• Title: Indian School Days
  • Author: Basil Johnston
  • ISBN: 9780806126104
  • Page: 433
  • Format: Paperback
  • Indian School Days This book is the humorous bitter sweet autobiography of a Canadian Ojibwa who was taken from his family at age ten and placed in Jesuit boarding school in northern Ontario It was when the feared
    This book is the humorous, bitter sweet autobiography of a Canadian Ojibwa who was taken from his family at age ten and placed in Jesuit boarding school in northern Ontario It was 1939 when the feared Indian agent visited Basil Johnston s family and removed him and his four year old sister to St Peter Claver s school, run by the priests in a community known as Spanish, 7This book is the humorous, bitter sweet autobiography of a Canadian Ojibwa who was taken from his family at age ten and placed in Jesuit boarding school in northern Ontario It was 1939 when the feared Indian agent visited Basil Johnston s family and removed him and his four year old sister to St Peter Claver s school, run by the priests in a community known as Spanish, 75 miles from Sudbury Spanish It was a word synonymous with residential school, penitentiary, reformatory, exile, dungeon, whippings, kicks, slaps, all rolled into one, Johnston recalls But despite the aching loneliness, the deprivation, the culture shock and the numbing routine, his story is engaging and compassionate Johnston creates marvelous portraits of the young Indian boys who struggled to adapt to strange ways and unthinking, unfeeling discipline Even the Jesuit teachers, whose flashes of humor occasionally broke through their stern demeanor, are portrayed with an understanding born of hindsight.

    One Reply to “Indian School Days”

    1. In 2005, the Canadian Federal Government and the representatives of Canada's First Nations arrived at $1.9 billion settlement package to for members of the First Nations who had attended the residential schools operated under the guidance of the Federal Ministry of Indian Affairs and consequently suffered abuse. The fact that such a settlement was agreed to indicates that physical and psychological abuse did indeed occur in the schools up until the time the last ones were closed in 1998 to be re [...]

    2. After reading Basil JohnstonsMermaids and Medicine Women: Native Myths and Legends I went on to read Manitous: The Spiritual World Of The Ojibway. Intrigued to read more, I discovered that he had written his memoirs of his time in a residential school in the 1930s and 40s. Although Johnston does not mention any incidences of sexual abuse, it is still heart wrenching reading about how he and his school mates were taken away from their families, often not seeing them again for years. In spite of t [...]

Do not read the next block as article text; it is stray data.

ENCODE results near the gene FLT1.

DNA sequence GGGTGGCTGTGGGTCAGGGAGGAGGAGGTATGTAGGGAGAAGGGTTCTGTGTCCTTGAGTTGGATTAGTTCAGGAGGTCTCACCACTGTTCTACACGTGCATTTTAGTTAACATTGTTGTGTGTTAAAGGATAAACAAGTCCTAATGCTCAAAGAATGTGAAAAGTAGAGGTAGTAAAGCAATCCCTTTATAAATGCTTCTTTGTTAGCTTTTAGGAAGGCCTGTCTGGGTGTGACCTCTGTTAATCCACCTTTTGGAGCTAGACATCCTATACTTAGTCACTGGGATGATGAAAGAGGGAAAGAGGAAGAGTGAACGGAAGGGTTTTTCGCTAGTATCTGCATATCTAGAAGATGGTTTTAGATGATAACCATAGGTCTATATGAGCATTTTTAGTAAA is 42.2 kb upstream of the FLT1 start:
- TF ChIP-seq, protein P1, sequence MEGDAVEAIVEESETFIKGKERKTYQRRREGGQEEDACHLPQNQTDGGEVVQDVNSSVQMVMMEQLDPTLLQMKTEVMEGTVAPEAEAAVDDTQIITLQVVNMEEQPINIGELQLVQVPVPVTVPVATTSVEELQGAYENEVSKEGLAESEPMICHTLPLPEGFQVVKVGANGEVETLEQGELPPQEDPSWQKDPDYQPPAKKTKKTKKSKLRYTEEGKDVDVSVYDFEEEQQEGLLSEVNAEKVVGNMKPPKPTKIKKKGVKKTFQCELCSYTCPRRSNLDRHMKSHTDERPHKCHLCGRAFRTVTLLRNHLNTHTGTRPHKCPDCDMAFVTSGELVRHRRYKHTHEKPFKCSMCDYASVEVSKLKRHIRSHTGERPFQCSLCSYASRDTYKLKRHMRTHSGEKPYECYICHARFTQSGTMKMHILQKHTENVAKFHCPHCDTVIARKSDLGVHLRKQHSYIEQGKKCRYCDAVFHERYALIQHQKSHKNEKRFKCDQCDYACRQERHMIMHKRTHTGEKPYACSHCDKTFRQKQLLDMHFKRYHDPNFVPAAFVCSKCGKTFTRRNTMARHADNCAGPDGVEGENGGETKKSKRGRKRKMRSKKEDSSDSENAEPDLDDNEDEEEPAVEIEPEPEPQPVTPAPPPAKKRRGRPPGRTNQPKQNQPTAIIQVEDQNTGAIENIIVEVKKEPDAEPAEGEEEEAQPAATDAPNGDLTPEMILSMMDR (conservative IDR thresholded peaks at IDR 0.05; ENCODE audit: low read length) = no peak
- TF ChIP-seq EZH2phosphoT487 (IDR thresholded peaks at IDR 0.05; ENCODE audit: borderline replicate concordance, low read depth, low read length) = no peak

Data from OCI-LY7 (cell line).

3. This was good. Interesting--different from what I thought it was going to be, and like, in a good way. I thought this was going to be like, super academic and boring, but it wasn't. It was an actually very engagingly written memoir, and I really enjoyed it. It was a good time, man.

    4. Anishnabe scholar Basil H. Johnston's account of his days as a student at Spanish Indian Residential School is the premise for this book. Stolen from their grandmother's home, Johnston and his younger sister Marilyn were each sent their separate ways. The first two-thirds of the book looks at his time spent at St. Peter Claver's, and as is typical of Johnston's writing style, are filled with humorous, although emotional, depictions of the pain and suffering that the students had to endure during [...]

    5. An amazing autobiography - while Johnston's account is infused with humour, underneath lies an emotionally devastating portrayal of the residential school experience - Johnston is a gentle storyteller but that doesn't mean that he fails to portray the world of Garnier Indian Residential as anything other than soul-destroying

    6. Extremely memorable. This book really opened my eyes as to how the native American children were taken from their families and the hardships they endured at these boarding schools.

    7. Basil Johnston was, with his four-year-old sister Marilyn, effectively kidnapped in 1939 by an Indian agent who had decided, with a local priest, that the Johnston kids' mother and grandmother couldn't possibly cope with five children, especially after their mother and father had separated. Like many Native waifs, orphans, and children of broken homes in his area of northern Ontario, Basil was sent to St. Peter Claver's Indian Residential School (from 1945 on, the Garnier Residential School) and [...]

    8. Although, it has been some time, I've read Ojibway Heritage by Basil Johnston, therefore, i expected something a bit different in terms of voice.

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